While not all audio platforms currently run such a feed, the sector is always evolving, with Spotify trialling a podcast news feed right now. What can reassure advertisers is that the giant is also establishing new measures to increase transparency and consistency, which means the potential to be shown alongside extreme content is severely reduced. This means that alongside a dynamic and growing transcription sector, a more precise labelling system will make it easier for brands to disregard specific podcast content. This combination of AI transcription technology and a specific “sensitive topics” category can help a brand steer clear of the “dirty dozen” categories classified as unsafe.

While it would not be advisable to jump to any conclusions as to what the market will definitely look like in the future, it seems as if the tools to create a safe environment are maturing in tandem with the features that keep the sector exciting. And while Spotify does not define the whole industry, we can be certain that any other platform or service will be fighting to keep up the pace the industry giant sets.

Getting Creative

Some advertisers might worry that being brand safe equates with being brand boring. This couldn’t be further from the truth. Smart speakers and voice assistants, as well as gaming – two pandemic-driven booming industries – are premium environments to both expand and build market share and credibility.

With the global number of smart speaker owners set to double from 320 million in 2020 to 640 million in 2024, we can see how smart speakers and voice assistants, as they become more integrated in consumer lifestyles, become a really promising avenue. Facilitating information and availability requests as well as bookings, these devices allow consumers to respond to immediate queries as soon as something piques their interest, streamlining the consumer’s journey from audio advertising to purchase.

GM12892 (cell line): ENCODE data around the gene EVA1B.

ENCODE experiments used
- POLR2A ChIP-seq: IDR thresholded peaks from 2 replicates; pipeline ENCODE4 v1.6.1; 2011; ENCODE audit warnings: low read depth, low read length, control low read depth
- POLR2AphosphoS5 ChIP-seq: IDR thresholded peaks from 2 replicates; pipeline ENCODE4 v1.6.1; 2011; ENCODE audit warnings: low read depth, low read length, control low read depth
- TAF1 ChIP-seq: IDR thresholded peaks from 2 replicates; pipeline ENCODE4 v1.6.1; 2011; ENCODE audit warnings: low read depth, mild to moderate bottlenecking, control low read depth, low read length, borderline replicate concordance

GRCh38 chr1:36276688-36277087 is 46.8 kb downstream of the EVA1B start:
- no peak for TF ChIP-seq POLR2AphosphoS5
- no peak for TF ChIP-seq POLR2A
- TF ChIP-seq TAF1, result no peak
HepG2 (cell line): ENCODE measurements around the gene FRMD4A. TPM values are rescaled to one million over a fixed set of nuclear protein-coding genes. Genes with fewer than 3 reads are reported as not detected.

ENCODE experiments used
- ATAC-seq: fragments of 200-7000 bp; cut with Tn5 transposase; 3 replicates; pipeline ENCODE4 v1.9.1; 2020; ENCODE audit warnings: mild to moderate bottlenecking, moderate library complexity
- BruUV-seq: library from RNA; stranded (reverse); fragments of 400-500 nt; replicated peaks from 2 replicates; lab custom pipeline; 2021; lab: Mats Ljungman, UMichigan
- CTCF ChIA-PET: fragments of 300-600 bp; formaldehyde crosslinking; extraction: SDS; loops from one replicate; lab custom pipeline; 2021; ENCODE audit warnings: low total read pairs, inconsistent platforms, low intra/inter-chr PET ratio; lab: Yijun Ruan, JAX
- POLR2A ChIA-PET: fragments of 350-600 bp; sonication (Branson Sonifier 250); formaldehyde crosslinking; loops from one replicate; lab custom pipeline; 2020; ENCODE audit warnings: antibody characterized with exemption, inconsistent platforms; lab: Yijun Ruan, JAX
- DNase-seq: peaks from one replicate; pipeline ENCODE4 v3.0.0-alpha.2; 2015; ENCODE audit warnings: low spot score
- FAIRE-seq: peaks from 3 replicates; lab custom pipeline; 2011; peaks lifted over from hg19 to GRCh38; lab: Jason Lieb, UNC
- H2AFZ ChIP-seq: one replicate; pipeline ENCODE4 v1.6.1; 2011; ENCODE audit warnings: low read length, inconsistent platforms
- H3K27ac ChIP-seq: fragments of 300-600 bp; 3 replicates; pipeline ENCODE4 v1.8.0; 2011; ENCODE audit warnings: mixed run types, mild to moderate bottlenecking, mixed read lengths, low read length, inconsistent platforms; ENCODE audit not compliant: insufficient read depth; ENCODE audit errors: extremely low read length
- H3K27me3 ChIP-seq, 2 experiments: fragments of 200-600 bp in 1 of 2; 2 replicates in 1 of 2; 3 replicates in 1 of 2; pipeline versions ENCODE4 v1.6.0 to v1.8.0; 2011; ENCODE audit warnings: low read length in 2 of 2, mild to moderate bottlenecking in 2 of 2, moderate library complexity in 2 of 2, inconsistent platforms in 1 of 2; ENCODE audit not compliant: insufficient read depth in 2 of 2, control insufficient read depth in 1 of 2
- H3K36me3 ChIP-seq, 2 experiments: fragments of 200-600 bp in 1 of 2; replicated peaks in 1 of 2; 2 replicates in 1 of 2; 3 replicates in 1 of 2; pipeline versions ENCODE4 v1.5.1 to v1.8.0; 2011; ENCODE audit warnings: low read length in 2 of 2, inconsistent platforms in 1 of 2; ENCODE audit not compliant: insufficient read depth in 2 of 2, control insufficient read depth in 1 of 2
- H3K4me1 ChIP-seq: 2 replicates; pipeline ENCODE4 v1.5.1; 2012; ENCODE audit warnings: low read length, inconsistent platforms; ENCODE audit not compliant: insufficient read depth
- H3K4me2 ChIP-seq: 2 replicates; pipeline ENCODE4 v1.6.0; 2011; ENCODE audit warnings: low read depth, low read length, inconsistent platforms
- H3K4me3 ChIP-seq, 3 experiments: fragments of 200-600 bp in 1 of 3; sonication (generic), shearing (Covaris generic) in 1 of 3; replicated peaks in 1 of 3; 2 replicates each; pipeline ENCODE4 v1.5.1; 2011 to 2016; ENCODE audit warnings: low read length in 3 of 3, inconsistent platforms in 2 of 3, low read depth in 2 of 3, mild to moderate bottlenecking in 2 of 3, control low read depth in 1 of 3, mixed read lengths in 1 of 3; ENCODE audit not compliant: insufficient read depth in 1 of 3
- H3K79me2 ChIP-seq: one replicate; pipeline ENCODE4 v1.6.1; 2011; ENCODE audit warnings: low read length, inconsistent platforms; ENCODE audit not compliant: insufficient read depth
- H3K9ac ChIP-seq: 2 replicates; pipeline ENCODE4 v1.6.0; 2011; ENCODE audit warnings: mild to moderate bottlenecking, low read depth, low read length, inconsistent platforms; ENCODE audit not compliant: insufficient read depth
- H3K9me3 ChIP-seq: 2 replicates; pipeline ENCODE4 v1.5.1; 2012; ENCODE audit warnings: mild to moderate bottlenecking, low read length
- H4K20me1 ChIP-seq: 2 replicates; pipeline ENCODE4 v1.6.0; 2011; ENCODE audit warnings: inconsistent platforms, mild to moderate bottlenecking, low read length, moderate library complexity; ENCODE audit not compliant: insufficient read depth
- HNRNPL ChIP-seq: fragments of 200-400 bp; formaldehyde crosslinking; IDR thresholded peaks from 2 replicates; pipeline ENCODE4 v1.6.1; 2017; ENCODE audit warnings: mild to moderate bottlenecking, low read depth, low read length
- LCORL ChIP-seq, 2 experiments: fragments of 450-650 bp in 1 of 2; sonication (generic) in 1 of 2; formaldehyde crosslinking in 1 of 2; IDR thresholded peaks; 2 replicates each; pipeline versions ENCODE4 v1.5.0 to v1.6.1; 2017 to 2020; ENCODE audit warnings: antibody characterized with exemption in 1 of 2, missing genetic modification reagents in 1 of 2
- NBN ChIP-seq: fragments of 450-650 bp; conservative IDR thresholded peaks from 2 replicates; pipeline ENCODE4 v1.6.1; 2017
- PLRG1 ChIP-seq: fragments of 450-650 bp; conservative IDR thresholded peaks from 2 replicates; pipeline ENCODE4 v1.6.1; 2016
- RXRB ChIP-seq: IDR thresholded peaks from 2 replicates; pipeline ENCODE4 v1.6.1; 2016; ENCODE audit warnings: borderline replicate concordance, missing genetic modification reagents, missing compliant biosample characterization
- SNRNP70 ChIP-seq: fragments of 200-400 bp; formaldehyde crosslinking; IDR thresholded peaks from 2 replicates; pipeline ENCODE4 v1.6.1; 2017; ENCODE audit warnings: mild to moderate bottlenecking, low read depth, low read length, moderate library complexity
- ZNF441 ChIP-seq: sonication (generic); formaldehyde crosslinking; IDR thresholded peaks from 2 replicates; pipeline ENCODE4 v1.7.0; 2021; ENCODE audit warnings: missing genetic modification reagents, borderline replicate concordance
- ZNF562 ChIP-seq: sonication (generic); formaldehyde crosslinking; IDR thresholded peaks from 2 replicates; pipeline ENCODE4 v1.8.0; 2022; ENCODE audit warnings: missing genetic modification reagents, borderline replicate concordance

Typical gaming stereotypes generally relegate the activity to young males but statistics reveal a much more interesting picture, with near gender parity and a wide age range both in the UK and the US. Not only does gaming present an inherently engaging and interactive channel, it also does not run the risk of being placed alongside potentially harmful, user-generated content and with up to 74% of users watching or listening to an ad if it comes with currency or other prizes, allows for the easy integration of in-app rewards as a great incentive.

With all these advantages, it’s easy to understand why up to 83% of media buyers are looking to up their in-game ad spend, especially when it promises to reach what is now an active audience of 3.1 billion. Having the right audio advertising partner is once again of importance here, as many games – and many well-known games – are known for having particularly unsafe context. Despite all the positives, it does not mean the area is without risk: it just means that advertisers need to make the right choice. Continuing to be informed about selection and establishing exclusive whitelists will be paramount to leveraging unprecedented reach without losing out on quality.

A Final Word

It is important for advertisers not to get too over-excited when considering the rapidly expanding audio industry, lest they fall prey to the same fraudulent tactics that emerge in channels experiencing rapid growth. You don’t want to be wasting money on poor quality inventory and invaluable traffic. Yes, the audio environment is safer and promises a truly engaged audience but it still pays to take precautions. Choosing your genres, using the right technology and working with trusted partners can open exciting doors into a world where an audience is engaged, receptive and open.